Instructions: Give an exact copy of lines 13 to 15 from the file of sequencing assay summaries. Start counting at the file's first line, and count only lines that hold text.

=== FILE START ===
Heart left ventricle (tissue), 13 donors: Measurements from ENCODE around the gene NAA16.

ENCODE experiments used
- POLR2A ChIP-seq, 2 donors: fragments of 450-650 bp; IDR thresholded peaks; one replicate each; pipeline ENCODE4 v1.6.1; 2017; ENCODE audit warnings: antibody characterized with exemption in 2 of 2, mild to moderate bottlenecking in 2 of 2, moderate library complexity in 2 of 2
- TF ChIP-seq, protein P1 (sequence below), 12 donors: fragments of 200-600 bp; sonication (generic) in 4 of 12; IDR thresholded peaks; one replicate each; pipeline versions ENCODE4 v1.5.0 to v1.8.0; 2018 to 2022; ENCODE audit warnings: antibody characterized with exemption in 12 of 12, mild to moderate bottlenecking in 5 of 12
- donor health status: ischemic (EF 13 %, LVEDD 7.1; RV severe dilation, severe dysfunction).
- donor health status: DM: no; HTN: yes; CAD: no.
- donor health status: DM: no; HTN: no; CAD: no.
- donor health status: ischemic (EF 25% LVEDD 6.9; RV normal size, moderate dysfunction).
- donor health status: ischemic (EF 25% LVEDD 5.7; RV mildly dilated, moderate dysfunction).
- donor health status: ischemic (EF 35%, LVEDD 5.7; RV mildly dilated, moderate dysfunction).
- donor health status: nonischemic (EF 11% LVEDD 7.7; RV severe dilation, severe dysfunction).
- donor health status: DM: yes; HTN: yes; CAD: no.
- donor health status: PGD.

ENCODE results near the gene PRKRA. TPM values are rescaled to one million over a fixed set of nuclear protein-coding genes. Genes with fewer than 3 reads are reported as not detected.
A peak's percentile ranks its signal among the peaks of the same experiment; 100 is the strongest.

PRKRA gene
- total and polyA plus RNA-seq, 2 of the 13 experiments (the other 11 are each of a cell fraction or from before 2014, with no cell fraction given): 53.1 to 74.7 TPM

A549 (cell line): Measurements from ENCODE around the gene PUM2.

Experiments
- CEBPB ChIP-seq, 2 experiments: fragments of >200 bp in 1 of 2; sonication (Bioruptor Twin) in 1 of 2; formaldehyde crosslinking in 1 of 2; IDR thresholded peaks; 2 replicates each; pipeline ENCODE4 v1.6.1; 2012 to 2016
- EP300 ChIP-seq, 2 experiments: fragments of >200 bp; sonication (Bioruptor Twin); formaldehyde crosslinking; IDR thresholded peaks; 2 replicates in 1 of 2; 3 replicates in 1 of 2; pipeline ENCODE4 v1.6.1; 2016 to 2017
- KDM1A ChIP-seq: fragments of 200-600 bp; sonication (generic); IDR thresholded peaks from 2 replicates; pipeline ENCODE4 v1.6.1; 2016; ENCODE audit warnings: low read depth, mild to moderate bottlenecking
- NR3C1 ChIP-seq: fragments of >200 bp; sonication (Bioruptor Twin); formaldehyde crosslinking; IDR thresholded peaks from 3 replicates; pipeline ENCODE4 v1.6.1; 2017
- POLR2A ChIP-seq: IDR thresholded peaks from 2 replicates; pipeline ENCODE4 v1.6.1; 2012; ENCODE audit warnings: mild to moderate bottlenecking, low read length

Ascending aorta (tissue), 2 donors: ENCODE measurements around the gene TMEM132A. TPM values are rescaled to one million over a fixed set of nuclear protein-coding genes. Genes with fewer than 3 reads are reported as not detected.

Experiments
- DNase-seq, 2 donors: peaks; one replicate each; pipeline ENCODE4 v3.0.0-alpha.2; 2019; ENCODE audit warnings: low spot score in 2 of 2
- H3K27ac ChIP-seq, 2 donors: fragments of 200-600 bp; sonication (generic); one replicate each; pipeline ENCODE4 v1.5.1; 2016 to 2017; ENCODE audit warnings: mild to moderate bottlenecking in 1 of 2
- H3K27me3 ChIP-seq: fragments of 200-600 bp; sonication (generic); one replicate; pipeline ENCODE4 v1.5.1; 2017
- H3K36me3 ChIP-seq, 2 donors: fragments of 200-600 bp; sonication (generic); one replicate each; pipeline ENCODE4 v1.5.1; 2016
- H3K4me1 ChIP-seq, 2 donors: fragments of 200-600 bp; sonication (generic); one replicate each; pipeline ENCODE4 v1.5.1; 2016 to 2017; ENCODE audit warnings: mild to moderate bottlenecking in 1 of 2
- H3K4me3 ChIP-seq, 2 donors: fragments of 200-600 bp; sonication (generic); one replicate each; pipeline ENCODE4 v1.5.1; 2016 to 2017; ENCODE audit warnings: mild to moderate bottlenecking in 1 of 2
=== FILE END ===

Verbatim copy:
- donor health status: PGD.

ENCODE results near the gene PRKRA. TPM values are rescaled to one million over a fixed set of nuclear protein-coding genes. Genes with fewer than 3 reads are reported as not detected.
A peak's percentile ranks its signal among the peaks of the same experiment; 100 is the strongest.